by MEGHAN BOTHWELL, BS, MS, CSCS
As Americans live longer, growth in the number of older adults is unprecedented – in 2014, 46.3 million (14.5%) of the US population was aged 65 or older and is projected to reach 98 million (23.5%) by 2060.1 In 2012, 60% of older adult managed 2 or more chronic conditions2 (i.e.: heart disease, cancer, stroke, diabetes, Alzheimer’s, chronic bronchitis/emphysema3) – these chronic conditions will lower quality of life for older adults and contribute to the leading causes of death among this population. Physical activity and exercise (these are two different things) help prevent disease and injury.4 However, less than 60% of older adults engage in physical activity, exercise, and strength training.4 This surge in of an aging population has prompted the Institute on Medicine to develop specific literature focused on retooling medical resources for an aging America.5 To cope with the 15.6 million who report having one or more limitations performing daily tasks such as walking 2-3 blocks, transferring from the chair, opening a jar, etc.6
This population growth and associated incidence of physical disability has led to increased scientific interest in the biology of aging. Medical and scientific communities have recognized that skeletal muscle dysfunction defined as muscle weakness, muscle atrophy, and poor muscle coordination, is a debilitating and life-threatening condition in older persons.5 For example, the age-associated loss of muscle strength is highly associated with both mortality and physical disability7-8. Maintenance of muscle strength with advancing age is critical because it serves as a metabolic reservoir that is needed to effectively withstand disease.9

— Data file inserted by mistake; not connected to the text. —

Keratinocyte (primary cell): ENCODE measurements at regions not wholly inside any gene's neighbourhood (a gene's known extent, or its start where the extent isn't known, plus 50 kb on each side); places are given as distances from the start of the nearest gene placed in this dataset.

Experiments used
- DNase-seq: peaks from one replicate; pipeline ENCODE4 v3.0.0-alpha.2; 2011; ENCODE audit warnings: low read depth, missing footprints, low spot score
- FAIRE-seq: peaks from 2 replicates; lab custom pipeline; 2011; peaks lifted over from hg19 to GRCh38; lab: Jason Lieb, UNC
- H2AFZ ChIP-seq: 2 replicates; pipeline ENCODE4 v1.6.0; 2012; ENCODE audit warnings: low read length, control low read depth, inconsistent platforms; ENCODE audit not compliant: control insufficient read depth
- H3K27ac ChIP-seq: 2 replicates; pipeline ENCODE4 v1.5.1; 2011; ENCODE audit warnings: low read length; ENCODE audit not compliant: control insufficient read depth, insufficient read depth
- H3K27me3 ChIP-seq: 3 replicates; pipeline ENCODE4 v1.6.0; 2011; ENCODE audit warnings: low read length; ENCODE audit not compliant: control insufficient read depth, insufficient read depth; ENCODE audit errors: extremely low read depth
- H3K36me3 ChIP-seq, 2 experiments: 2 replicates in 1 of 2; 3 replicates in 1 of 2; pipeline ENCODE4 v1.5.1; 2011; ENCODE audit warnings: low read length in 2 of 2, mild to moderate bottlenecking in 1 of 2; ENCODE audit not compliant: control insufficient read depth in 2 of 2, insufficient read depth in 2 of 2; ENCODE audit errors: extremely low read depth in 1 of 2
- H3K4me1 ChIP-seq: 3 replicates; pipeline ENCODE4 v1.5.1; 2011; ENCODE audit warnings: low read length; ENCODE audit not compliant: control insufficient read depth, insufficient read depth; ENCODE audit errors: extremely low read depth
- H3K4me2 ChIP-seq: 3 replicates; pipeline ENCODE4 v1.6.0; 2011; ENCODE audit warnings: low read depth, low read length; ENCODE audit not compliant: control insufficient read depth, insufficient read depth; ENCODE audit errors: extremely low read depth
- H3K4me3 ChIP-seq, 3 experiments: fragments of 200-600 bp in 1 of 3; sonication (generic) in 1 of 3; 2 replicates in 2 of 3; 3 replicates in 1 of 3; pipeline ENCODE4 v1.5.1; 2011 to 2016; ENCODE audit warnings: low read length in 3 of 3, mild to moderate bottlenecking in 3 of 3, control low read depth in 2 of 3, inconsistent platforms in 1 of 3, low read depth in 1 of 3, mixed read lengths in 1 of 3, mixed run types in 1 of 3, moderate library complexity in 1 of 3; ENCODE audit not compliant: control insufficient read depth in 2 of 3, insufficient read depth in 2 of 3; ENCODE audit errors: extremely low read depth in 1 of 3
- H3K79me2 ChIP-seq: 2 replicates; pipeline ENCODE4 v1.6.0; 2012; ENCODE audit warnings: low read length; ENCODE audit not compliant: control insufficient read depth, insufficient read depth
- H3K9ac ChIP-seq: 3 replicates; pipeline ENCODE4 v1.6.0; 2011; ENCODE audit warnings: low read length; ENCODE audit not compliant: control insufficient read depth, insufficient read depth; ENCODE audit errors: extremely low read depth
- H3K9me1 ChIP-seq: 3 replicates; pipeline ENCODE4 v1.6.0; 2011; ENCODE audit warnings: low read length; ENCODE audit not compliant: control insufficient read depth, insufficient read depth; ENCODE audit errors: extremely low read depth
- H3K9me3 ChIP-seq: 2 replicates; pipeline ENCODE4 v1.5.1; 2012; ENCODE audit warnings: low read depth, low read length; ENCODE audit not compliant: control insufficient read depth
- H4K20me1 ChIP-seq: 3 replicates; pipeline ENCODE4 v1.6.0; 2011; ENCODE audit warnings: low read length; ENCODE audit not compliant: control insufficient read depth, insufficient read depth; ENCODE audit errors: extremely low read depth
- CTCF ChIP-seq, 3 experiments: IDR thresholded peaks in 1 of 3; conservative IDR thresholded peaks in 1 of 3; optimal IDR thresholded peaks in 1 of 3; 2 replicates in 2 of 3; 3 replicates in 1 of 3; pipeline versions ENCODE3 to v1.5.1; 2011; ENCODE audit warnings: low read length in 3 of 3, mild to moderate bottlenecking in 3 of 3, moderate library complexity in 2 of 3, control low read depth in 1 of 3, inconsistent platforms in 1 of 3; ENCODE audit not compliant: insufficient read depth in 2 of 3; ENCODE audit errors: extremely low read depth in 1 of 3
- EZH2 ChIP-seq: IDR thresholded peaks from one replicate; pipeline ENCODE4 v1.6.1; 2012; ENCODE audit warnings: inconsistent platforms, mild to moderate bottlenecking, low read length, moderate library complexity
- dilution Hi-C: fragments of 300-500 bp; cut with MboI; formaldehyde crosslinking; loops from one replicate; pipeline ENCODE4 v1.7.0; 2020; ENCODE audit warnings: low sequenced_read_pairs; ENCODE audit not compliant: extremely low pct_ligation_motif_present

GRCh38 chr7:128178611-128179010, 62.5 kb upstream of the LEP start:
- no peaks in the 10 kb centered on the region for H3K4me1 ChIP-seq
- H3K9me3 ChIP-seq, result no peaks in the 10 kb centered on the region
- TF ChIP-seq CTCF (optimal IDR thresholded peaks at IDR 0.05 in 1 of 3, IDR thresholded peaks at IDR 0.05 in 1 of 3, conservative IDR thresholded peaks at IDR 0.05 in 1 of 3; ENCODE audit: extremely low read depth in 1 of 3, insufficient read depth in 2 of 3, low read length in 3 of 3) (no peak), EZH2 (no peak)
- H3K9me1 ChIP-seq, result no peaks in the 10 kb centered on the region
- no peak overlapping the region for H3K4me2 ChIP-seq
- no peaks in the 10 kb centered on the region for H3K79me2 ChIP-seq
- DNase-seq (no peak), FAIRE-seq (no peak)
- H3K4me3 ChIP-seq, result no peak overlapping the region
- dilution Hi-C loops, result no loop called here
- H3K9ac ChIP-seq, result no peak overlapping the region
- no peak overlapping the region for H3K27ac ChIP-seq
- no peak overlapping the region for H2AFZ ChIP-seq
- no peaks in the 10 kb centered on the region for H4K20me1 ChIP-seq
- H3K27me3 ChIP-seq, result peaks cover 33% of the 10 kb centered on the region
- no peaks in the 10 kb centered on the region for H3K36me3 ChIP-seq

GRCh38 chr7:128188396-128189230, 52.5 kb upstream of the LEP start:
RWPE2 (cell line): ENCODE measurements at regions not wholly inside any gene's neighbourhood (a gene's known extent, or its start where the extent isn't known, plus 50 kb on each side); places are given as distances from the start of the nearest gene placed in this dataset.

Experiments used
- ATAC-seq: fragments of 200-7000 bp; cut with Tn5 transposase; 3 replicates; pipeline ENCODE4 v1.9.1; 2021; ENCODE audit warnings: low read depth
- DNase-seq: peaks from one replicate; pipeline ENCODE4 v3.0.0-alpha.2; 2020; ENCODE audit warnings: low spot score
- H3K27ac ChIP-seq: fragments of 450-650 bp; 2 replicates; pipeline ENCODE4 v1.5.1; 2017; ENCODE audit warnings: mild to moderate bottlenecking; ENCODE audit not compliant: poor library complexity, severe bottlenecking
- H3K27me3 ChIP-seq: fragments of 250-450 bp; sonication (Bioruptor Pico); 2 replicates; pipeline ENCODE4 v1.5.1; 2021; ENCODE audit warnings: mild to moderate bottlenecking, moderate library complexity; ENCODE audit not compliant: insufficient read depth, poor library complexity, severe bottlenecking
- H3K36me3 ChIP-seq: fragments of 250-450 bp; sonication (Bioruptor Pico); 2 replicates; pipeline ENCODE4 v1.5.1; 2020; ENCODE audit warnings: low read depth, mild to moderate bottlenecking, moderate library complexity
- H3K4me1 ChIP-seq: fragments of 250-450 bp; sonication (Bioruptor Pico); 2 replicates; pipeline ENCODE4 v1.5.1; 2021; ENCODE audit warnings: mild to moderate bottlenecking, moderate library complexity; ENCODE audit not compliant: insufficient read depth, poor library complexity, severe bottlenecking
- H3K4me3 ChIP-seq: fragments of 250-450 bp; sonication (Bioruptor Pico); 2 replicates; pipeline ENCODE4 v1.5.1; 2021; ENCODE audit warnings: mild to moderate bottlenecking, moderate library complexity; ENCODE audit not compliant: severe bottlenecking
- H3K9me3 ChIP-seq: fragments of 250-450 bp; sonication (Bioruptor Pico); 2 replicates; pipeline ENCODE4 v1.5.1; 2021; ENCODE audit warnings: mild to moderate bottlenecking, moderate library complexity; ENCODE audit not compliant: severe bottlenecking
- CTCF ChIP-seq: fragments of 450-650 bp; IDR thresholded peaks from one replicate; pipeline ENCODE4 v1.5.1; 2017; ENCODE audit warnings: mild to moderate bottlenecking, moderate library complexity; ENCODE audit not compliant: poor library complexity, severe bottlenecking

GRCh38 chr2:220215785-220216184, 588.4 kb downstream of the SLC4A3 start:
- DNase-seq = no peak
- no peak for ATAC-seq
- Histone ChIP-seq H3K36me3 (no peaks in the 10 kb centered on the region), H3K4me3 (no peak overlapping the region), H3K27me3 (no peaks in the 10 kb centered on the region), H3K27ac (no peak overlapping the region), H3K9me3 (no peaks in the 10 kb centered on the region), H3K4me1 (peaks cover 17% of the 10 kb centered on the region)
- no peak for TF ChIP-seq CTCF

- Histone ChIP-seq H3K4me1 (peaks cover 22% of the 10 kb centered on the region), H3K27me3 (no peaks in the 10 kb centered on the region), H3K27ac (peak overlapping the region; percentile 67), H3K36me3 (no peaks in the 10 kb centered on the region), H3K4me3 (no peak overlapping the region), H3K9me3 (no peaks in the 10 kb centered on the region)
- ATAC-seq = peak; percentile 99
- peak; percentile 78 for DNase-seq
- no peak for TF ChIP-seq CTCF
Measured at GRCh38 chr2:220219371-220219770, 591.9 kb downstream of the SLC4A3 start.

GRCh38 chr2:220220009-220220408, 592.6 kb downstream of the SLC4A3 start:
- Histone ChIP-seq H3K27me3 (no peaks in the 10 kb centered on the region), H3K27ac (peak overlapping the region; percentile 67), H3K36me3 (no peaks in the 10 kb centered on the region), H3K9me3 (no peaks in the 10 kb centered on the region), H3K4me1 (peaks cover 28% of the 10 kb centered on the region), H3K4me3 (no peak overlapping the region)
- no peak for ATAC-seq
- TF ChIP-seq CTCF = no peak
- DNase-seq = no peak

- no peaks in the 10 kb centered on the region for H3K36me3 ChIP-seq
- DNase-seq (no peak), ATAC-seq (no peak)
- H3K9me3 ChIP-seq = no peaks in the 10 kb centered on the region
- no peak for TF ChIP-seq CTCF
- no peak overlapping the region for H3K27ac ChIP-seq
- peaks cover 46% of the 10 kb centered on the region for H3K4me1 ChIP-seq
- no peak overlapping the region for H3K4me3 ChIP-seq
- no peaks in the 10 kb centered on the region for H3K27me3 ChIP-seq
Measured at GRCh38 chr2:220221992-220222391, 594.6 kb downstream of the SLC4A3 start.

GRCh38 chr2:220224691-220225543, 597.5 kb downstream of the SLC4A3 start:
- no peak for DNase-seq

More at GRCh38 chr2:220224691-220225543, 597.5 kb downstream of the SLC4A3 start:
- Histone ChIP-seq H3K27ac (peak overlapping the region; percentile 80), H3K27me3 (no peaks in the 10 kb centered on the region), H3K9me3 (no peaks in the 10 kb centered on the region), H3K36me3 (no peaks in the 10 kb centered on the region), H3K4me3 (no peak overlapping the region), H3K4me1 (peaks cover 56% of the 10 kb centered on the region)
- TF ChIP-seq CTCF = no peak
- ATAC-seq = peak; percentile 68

Manini and Clark performed a systematic review on the association of muscle strength, poor physical disability and physical performance of daily living. They found the association of low muscle strength and physical disability were an astoundingly significant 90% of the time!
Feeling more motivated to do some strength training but don’t know where to start? Call Lifewellness to schedule a strength training session with Meghan and BE SURE TO READ PART 2 of Why Strength Training Matters here.